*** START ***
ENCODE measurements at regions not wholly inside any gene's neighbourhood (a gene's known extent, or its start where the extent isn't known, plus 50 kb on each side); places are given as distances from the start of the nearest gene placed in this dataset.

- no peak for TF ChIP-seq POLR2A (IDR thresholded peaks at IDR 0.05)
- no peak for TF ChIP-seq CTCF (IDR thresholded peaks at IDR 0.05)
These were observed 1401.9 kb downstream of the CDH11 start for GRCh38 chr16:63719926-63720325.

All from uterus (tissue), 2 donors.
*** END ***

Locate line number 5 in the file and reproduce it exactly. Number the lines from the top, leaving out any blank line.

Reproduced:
All from uterus (tissue), 2 donors.